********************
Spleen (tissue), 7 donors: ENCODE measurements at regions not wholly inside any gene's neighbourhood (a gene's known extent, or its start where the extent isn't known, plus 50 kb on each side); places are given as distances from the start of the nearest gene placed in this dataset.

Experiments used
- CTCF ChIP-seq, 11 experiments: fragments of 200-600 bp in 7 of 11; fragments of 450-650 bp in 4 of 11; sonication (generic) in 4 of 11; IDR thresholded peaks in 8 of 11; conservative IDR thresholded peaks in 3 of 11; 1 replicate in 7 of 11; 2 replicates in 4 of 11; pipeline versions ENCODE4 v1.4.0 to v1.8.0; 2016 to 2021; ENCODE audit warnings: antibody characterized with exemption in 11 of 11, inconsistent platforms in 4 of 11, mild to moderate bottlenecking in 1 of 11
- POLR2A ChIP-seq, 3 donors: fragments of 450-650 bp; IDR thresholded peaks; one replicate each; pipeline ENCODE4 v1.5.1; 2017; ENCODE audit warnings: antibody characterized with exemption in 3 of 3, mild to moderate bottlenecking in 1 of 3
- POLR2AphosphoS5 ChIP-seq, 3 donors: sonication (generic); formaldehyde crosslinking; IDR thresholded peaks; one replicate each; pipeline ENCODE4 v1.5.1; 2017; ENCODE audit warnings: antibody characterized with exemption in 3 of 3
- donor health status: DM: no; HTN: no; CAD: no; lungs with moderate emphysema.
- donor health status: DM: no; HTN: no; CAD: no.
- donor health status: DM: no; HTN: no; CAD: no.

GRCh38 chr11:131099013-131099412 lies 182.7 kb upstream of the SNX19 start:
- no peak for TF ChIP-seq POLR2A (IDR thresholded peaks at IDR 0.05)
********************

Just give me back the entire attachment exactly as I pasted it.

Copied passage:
Spleen (tissue), 7 donors: ENCODE measurements at regions not wholly inside any gene's neighbourhood (a gene's known extent, or its start where the extent isn't known, plus 50 kb on each side); places are given as distances from the start of the nearest gene placed in this dataset.

Experiments used
- CTCF ChIP-seq, 11 experiments: fragments of 200-600 bp in 7 of 11; fragments of 450-650 bp in 4 of 11; sonication (generic) in 4 of 11; IDR thresholded peaks in 8 of 11; conservative IDR thresholded peaks in 3 of 11; 1 replicate in 7 of 11; 2 replicates in 4 of 11; pipeline versions ENCODE4 v1.4.0 to v1.8.0; 2016 to 2021; ENCODE audit warnings: antibody characterized with exemption in 11 of 11, inconsistent platforms in 4 of 11, mild to moderate bottlenecking in 1 of 11
- POLR2A ChIP-seq, 3 donors: fragments of 450-650 bp; IDR thresholded peaks; one replicate each; pipeline ENCODE4 v1.5.1; 2017; ENCODE audit warnings: antibody characterized with exemption in 3 of 3, mild to moderate bottlenecking in 1 of 3
- POLR2AphosphoS5 ChIP-seq, 3 donors: sonication (generic); formaldehyde crosslinking; IDR thresholded peaks; one replicate each; pipeline ENCODE4 v1.5.1; 2017; ENCODE audit warnings: antibody characterized with exemption in 3 of 3
- donor health status: DM: no; HTN: no; CAD: no; lungs with moderate emphysema.
- donor health status: DM: no; HTN: no; CAD: no.
- donor health status: DM: no; HTN: no; CAD: no.

GRCh38 chr11:131099013-131099412 lies 182.7 kb upstream of the SNX19 start:
- no peak for TF ChIP-seq POLR2A (IDR thresholded peaks at IDR 0.05)